Centralized vs. Decentralized Exchanges: Do We Need Both?
June 14, 2018 7:04 pm
As the Bitcoin market matures, it will grow and change. Exchanges represent the forefront of this ongoing development. In their simplest form, exchanges are a venue for moving cryptocurrency between users. They also function as a way of converting the value stored in one cryptocurrency to another. Two main forms currently exist – centralized and decentralized exchanges. Each has its pros and cons. Here’s a brief overview of the market as it stands and what it might look like moving forward.
A centralized exchange routes all traffic through a trusted third party and acts as a matchmaker between peers in an open market system. These are the kinds of exchanges most new crypto players are familiar with, as they are similar to more traditional stock exchanges.
Centralized exchanges bring most of the advantages – and disadvantages – of traditional stock exchanges to the table. They are intuitive as they resemble more familiar systems. They usually offer a wider range of advanced trading features, such as the ability to create synthetic positions, set up limits, and even trade in derivatives.
Perhaps the most important benefit a centralized exchange boasts, however, is liquidity. Since transactions are not occurring directly from peer to peer, there is a large amount of free “cash” in the form of liquid crypto assets available to make trades quickly. This can, of course, vary by exchange and even by coin or token, but for the most part, centralized exchanges will usually have enough liquidity on hand to execute most non-whale trades.
The cons of a centralized exchange go hand in hand with the benefits. Like any centrally located system, centralized exchanges are vulnerable to hacking and phishing attempts. A substantial amount of cryptocurrency aggregated in a single location tends to make a tempting target. They are also prone to good old downtime as both software and hardware undergo maintenance. Since all the essential machinery of the exchange is in the same location, a hardware malfunction or a natural disaster, like a flood or hurricane, can shut down trading for vast numbers of investors at once.
Then there’s the issue of who actually controls your funds. Many exchanges keep crypto funds deposited to them in cold storage for safekeeping, with only a fraction available in a liquid form for trading purposes. This means that you often don’t have access to your private key. Basically, you have surrendered the right to your individual coins or tokens in exchange for the centralized exchange’s promise of safe storage. This is similar to how a bank operates. If you deposit a $100 bill with a certain serial number, there is a very slim chance that you will receive that exact bill back when you go to make a withdrawal. In the same way, you combine your crypto funds with other users’ funds. The actual funds themselves are no longer yours, so to speak. If the exchange goes down or even goes out of business, you will lose your funds unless you happen to be using one of the few exchanges that personally insure funds. It’s worth noting that you’ll likely pay a service fee for this, as well.
Anonymity might also be a concern for some crypto traders. Centralized exchanges must be mindful of who exactly is doing business via their platform for a variety of reasons – some regulatory, some security focused. As a result, it’s typically necessary to provide identifying information when you first begin trading on an exchange. This ranges from a simple identification card or photo to a full-fledged video identification.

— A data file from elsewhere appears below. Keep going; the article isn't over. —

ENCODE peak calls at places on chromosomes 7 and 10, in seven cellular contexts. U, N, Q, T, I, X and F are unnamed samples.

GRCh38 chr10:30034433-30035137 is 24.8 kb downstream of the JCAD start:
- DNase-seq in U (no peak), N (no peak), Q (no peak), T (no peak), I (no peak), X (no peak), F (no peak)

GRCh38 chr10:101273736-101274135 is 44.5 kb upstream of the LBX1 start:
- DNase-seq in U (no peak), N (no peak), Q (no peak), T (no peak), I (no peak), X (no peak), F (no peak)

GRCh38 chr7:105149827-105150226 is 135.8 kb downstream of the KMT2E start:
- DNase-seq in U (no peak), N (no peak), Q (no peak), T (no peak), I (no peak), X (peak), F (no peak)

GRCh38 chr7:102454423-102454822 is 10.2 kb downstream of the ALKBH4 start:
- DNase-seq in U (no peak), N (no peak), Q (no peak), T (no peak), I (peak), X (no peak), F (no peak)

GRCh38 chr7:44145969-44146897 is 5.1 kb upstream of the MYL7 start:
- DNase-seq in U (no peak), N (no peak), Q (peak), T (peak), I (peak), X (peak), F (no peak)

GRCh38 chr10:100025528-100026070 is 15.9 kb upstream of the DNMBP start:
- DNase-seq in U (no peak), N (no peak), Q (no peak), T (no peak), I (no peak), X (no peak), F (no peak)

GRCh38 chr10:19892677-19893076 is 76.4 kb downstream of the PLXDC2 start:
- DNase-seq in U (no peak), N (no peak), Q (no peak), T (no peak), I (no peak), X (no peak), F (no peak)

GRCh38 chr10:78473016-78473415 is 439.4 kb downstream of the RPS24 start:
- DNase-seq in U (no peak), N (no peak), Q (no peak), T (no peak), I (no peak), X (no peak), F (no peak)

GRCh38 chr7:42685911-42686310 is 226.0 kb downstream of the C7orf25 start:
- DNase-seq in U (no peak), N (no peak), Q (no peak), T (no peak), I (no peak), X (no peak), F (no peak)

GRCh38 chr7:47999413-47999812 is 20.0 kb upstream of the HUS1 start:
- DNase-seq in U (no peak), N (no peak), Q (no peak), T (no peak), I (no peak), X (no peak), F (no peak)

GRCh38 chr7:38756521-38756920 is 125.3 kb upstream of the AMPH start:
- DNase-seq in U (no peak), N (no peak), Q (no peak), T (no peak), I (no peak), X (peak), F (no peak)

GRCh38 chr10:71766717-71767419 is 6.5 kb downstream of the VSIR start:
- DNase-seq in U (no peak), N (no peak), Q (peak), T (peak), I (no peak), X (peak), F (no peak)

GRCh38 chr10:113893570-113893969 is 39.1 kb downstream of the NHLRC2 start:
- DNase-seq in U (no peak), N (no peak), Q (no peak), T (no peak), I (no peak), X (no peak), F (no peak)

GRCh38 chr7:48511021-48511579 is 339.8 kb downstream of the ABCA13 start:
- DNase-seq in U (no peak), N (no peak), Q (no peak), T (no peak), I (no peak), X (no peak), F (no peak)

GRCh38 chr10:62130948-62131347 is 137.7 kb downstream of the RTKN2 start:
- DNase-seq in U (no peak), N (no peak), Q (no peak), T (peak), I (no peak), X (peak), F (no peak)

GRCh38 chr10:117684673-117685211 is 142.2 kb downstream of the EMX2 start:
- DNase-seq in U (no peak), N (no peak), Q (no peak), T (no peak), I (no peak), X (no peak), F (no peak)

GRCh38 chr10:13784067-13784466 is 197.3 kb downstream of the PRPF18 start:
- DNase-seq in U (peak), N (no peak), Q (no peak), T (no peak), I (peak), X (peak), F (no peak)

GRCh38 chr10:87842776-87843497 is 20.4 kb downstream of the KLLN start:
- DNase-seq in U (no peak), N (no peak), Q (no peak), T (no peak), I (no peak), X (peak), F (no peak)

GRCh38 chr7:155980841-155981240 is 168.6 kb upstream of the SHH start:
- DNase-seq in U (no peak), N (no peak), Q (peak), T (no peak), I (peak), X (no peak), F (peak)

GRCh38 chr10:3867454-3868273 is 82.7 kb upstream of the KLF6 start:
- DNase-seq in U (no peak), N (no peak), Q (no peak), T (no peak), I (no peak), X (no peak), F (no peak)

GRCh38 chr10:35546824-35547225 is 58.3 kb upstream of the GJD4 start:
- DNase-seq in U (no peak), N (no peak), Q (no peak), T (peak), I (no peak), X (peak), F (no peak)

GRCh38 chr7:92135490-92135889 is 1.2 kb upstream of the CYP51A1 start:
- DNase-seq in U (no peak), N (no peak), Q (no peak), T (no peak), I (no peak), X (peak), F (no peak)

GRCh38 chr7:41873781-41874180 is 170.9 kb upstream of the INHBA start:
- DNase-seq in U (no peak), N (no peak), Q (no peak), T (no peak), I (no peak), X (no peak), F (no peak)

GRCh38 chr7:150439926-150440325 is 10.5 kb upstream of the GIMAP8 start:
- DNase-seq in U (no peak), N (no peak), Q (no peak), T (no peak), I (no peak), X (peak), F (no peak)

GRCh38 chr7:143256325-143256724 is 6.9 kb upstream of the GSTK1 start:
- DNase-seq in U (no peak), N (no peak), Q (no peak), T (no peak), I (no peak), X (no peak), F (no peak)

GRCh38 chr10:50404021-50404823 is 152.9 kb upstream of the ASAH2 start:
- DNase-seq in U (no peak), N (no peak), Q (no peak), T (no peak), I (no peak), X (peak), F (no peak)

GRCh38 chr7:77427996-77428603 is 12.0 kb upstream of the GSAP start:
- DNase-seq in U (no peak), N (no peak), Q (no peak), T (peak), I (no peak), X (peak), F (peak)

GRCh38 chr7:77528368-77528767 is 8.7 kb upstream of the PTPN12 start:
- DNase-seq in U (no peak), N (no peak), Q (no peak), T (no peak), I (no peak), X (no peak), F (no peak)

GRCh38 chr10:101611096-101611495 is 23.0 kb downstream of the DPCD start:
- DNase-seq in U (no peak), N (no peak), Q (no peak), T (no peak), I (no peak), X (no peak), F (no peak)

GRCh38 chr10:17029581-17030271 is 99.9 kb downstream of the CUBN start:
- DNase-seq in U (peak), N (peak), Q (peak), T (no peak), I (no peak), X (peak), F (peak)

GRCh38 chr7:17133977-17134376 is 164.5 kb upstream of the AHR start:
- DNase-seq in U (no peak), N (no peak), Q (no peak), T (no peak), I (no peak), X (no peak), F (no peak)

- Good liquidity
- Familiar layout
- Single point of failure
- Not private
A decentralized exchange is perhaps truer to the cryptocurrency ethic of a peer-to-peer interface. The exchange simply acts as a platform for users to trade funds directly with one another.
Pros and Cons
Many of the benefits and drawbacks of a centralized exchange are mirror images of the benefits and drawbacks of a decentralized exchange. Low liquidity can be an issue as peers are trading cryptocurrencies directly instead of via a shared pool of funds curated by an exchange. Security is less of an issue at the exchange level, as there isn’t a single point to attack. That can be a double-edged sword, however. Since security is squarely in the hands of each individual trader, it is up to that trader to safeguard their private keys and devices from hacking and phishing attempts. Decentralized traders, therefore, operate in a much more caveat emptor fashion.
The flip side of that is that there is no central architecture to fail, go out of business, or suffer some kind of natural catastrophe. Peers deal directly with one another and do not deposit their coins with a third party, so they are exactly as safe as the individual traders make them.
That ties in with the idea of anonymity. Since peers are directly interacting with one another, there is no need for identifying documents. Peers make trades without any kind of know-your-customer standards applied. That’s certainly a big benefit if privacy is your first concern. On the other hand, it opens the door to potential regulatory scrutiny down the road.
- Safe from general attack
- Security up to a user
- Low liquidity
Can They Coexist?
The short answer is yes. The long answer is which kind of exchange you decide to use largely depends on your need to weigh privacy against security. Then you must weigh whether your funds are likely more secure with you or housed on a centralized exchange. There are other factors to consider, as well– particularly if you plan to move large sums around and need a ready source of liquidity. However, the market definitely has room for both platforms as the needs of the growing crypto community continue to diversify.